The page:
With no talent inventory in place, companies typically don’t have adequate data and systems in place to help employees create individual, customized career paths.  The appropriate career paths aren’t recognized and addressed until too late in their career meaning talented employees end up leaving prematurely because they aren’t shown reasons to stay.  The results of psychometric testing show talented employees suitable career options and give them solid justifications for not feeling the need to ‘test the waters’ with a competitor.

Concept illustration of choosing the best employee The...      Confident and smiling manager standing among his employees -...     3D businessman handling their employees like marionettes -     Business Employee Climbs Up Evaluation Improvement Form -

 

When an internal opening occurs, and there is no inventory of human capital in place, companies find themselves having to look externally for candidates.  This takes time and money and current employees who might match job openings perfectly get overlooked because their talents are not identifiable or manageable.  An on-line employment (psychometric) testing system can help identify and manage talent in a way that turns human resource information into a corporate asset insuring that deserving employees are not passed over for opportunities.

 

Remember, you don’t motivate employees.  Motivation is the desire someone has to do something.  An organization can, however, foster conditions that bring out opportunities for people to become motivated — and the existence of a talent inventory can be one of those conditions.  Employees have to be able to find meaning in their work; meaning can be a motivator and an employers’ willingness to assist in that search (for meaning) can result in huge corporate gains.

Have a great weekend!!!!!

Craig McConnell, President, PrintGrowPro/SalesGrowPro

www.printgrowpro.com

“Great selling is a process artfully done.”

Follow me on Twitter – http://twitter.com/printgrowpro


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Thoughts For the Week

Posted on July 22, 2013 under Thoughts for the Week.

 

Happiness

18.

Happiness

19.

Happiness

20.

Happiness

21.

Happiness

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Happiness

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Happiness

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Happiness

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Happiness

 

Make it a great week and thanks for being here; remember that your time is precious, spend it wisely; keep in mind that being ‘present’ can turn a chance meeting into a quality connection; and try to make today tomorrow’s “Day I will remember forever.”

Craig McConnell, President, PrintGrowPro/SalesGrowPro

www.printgrowpro.com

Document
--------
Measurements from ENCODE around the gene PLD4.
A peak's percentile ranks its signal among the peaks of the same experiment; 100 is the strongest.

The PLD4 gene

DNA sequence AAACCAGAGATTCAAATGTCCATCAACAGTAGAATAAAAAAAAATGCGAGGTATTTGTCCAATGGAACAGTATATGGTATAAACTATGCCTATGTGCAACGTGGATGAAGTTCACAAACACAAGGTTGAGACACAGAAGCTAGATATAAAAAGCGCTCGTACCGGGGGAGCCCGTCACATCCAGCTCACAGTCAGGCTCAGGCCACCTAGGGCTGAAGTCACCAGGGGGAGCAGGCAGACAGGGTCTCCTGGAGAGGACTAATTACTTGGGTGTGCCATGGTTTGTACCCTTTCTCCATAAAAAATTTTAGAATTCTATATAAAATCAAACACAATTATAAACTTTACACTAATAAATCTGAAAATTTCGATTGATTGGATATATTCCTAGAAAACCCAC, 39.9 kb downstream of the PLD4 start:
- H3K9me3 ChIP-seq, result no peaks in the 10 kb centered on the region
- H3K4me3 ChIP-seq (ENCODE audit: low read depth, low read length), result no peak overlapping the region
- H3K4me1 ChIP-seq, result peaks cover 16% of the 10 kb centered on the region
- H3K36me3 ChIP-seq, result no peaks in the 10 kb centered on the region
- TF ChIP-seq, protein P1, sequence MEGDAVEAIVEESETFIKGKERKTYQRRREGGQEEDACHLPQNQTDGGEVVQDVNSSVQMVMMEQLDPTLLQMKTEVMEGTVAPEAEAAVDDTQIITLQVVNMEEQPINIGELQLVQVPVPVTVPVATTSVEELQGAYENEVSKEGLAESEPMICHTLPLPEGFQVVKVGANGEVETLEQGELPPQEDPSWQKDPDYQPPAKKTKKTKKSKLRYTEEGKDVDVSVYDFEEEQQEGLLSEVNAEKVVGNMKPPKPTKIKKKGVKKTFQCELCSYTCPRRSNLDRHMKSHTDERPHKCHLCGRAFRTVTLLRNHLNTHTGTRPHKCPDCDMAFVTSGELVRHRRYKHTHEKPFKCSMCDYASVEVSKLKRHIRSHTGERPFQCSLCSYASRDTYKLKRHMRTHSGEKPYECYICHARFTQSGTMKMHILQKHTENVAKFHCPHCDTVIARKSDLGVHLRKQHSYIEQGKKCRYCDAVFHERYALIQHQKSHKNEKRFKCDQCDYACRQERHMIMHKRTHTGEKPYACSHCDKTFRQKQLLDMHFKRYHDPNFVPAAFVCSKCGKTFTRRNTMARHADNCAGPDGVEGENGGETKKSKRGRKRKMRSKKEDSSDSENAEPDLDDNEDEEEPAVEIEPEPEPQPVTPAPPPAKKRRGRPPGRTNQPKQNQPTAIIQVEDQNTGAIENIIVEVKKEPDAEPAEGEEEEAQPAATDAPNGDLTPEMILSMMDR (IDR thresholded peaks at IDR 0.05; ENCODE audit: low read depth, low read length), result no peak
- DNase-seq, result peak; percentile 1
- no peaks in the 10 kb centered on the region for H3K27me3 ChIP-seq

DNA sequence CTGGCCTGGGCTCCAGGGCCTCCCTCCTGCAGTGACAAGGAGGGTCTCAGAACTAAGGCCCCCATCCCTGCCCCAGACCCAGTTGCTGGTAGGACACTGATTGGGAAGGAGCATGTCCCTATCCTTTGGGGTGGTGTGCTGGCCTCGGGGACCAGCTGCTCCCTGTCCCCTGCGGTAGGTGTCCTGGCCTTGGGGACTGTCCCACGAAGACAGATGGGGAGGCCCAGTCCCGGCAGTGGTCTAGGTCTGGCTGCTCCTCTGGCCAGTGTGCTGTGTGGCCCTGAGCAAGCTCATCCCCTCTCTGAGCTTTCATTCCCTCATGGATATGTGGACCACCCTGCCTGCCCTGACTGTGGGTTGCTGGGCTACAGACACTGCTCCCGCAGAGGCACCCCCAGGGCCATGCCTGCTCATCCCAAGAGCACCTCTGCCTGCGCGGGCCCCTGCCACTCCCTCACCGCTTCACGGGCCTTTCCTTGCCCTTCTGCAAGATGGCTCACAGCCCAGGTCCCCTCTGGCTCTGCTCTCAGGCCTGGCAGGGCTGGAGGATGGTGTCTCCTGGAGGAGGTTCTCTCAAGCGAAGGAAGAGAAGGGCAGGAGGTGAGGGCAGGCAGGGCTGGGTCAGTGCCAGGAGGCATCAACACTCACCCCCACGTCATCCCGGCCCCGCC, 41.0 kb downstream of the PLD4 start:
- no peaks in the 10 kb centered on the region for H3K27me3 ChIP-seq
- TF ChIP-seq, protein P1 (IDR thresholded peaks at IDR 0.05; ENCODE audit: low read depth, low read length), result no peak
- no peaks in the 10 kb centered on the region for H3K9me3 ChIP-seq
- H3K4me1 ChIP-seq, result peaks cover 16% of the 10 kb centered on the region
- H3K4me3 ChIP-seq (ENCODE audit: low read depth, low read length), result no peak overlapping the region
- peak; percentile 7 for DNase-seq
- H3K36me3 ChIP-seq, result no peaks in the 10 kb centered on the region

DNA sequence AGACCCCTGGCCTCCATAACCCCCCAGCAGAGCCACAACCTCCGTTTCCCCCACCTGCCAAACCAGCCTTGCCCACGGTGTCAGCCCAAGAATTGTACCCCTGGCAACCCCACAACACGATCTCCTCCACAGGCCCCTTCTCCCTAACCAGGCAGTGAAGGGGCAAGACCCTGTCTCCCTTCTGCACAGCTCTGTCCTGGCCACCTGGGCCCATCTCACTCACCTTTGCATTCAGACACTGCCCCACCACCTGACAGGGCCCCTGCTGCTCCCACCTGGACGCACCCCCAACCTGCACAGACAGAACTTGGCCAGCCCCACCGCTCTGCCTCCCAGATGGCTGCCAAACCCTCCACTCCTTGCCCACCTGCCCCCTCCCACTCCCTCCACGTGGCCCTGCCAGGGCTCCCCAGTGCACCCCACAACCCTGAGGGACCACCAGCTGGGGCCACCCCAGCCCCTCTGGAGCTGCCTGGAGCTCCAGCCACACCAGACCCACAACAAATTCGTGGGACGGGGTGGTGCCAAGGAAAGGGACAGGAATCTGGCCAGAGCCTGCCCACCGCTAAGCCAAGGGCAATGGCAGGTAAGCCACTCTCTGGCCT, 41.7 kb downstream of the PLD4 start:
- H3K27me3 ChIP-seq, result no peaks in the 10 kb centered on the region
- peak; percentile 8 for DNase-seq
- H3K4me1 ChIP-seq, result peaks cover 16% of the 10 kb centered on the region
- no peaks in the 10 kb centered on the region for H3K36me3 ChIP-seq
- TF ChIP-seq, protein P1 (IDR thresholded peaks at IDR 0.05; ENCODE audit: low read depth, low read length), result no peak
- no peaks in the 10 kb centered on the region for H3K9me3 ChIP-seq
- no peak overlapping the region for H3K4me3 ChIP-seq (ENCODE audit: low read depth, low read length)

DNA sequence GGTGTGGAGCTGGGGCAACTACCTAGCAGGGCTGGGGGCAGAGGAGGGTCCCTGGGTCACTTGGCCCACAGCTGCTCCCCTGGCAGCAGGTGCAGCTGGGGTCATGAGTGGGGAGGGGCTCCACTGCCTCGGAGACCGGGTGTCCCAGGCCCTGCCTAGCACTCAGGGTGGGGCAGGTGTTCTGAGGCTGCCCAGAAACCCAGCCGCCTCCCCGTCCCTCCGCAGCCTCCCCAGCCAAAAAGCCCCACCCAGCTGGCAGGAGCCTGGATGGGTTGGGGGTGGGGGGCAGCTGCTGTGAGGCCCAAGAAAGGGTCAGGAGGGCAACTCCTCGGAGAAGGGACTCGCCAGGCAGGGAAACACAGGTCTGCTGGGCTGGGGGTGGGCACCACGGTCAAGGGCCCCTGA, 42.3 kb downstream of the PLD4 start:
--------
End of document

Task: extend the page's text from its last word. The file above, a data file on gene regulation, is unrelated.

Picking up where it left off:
“Great selling is a process artfully done.”

Follow me on Twitter – http://twitter.com/printgrowpro


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Thoughts For The Week

Posted on July 15, 2013 under Thoughts for the Week.

Life, Motivational QuotesLife, Motivational, Encouraging, Positive-Thinking Quotes

Motivational, Self-Growth Quotes

Life, Motivational QuotesFaith, Encouraging, Motivational, Inspirational QuotesPositive-Thinking, Motivational Quotes Dreams, Motivational QuotesMotivational Quotes

Moving On, Motivational Quotes

Knowledge, Motivational Quotes

Make it a great week, always be memorable, pay it forward and remember:  cultural rigidity prevents corporations (large and small) from executing and must be considered the enemy!!!!
 
 

Craig McConnell, President, PrintGrowPro/SalesGrowPro

www.printgrowpro.com

“Great selling is a process artfully done.”

Follow me on Twitter – http://twitter.com/printgrowpro

 


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It’s All About Talent

Posted on July 10, 2013 under Talent Inventories.

It’s All About Talent

Kids take building blocks and create magical structures intent on reaching the sky. However, they quickly discover that, without a strong and stable foundation, their ‘dream castles’ quickly fall into piles of rubble.

Managing the talent of your existing employees – and nurturing this talent to improve your bottom line – is like these building blocks. Unless you understand your existing ‘foundation’ – its strengths, weaknesses, skills, and passions – you’ll never be able to build that ‘dream castle’ organization.

Historically, the word ‘talent’ would be used to describe some very successful people in specific arenas: Michael Jordan in basketball, Luciano Pavarotti in opera, Meryl Streep in acting, Michael Phelps in swimming, or Bill Gates in computer programming (we sometimes forget his forte before he started Microsoft).